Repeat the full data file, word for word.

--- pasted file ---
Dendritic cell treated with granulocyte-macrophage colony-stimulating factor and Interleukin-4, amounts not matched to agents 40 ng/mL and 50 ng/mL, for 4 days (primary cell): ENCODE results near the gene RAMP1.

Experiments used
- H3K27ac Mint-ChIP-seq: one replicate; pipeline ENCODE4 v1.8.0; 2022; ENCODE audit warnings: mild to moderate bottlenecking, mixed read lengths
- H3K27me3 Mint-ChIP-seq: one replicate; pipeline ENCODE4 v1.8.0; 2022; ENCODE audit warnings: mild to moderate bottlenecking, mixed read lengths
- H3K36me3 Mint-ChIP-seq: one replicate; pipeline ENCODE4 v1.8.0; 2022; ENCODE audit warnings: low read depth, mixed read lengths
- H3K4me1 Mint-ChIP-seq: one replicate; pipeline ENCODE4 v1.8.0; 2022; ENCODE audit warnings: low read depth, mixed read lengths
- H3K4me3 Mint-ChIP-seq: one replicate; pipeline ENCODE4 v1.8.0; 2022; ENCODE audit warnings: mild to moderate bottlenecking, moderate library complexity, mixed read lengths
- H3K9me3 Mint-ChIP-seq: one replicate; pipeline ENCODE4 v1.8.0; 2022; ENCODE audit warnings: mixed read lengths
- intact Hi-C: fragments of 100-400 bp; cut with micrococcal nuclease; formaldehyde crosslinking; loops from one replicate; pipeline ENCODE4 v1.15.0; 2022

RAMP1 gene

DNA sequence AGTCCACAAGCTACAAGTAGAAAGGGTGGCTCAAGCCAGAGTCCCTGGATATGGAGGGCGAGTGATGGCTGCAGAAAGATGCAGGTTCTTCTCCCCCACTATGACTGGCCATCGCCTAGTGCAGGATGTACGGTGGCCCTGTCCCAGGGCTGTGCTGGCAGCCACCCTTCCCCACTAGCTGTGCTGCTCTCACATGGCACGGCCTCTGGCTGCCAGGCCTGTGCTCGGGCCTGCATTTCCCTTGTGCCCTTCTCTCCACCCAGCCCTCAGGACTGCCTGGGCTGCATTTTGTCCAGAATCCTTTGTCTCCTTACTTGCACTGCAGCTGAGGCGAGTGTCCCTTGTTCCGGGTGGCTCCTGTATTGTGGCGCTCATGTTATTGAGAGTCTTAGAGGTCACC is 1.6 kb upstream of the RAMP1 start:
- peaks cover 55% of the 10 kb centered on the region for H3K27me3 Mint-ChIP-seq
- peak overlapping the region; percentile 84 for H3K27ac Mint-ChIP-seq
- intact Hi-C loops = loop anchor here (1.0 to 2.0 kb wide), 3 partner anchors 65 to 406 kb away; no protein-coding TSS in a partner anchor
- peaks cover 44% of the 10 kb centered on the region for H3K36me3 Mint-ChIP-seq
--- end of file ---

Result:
Dendritic cell treated with granulocyte-macrophage colony-stimulating factor and Interleukin-4, amounts not matched to agents 40 ng/mL and 50 ng/mL, for 4 days (primary cell): ENCODE results near the gene RAMP1.

Experiments used
- H3K27ac Mint-ChIP-seq: one replicate; pipeline ENCODE4 v1.8.0; 2022; ENCODE audit warnings: mild to moderate bottlenecking, mixed read lengths
- H3K27me3 Mint-ChIP-seq: one replicate; pipeline ENCODE4 v1.8.0; 2022; ENCODE audit warnings: mild to moderate bottlenecking, mixed read lengths
- H3K36me3 Mint-ChIP-seq: one replicate; pipeline ENCODE4 v1.8.0; 2022; ENCODE audit warnings: low read depth, mixed read lengths
- H3K4me1 Mint-ChIP-seq: one replicate; pipeline ENCODE4 v1.8.0; 2022; ENCODE audit warnings: low read depth, mixed read lengths
- H3K4me3 Mint-ChIP-seq: one replicate; pipeline ENCODE4 v1.8.0; 2022; ENCODE audit warnings: mild to moderate bottlenecking, moderate library complexity, mixed read lengths
- H3K9me3 Mint-ChIP-seq: one replicate; pipeline ENCODE4 v1.8.0; 2022; ENCODE audit warnings: mixed read lengths
- intact Hi-C: fragments of 100-400 bp; cut with micrococcal nuclease; formaldehyde crosslinking; loops from one replicate; pipeline ENCODE4 v1.15.0; 2022

RAMP1 gene

DNA sequence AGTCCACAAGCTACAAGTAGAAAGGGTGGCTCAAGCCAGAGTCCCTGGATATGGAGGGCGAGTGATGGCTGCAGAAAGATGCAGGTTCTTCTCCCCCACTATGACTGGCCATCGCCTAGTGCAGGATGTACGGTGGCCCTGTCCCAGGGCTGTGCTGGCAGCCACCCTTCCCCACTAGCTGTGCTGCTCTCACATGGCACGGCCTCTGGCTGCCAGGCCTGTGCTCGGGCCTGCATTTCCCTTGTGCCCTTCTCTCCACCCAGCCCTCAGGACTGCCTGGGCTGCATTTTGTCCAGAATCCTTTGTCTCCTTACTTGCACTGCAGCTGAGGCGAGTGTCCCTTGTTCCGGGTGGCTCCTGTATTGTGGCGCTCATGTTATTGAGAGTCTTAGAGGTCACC is 1.6 kb upstream of the RAMP1 start:
- peaks cover 55% of the 10 kb centered on the region for H3K27me3 Mint-ChIP-seq
- peak overlapping the region; percentile 84 for H3K27ac Mint-ChIP-seq
- intact Hi-C loops = loop anchor here (1.0 to 2.0 kb wide), 3 partner anchors 65 to 406 kb away; no protein-coding TSS in a partner anchor
- peaks cover 44% of the 10 kb centered on the region for H3K36me3 Mint-ChIP-seq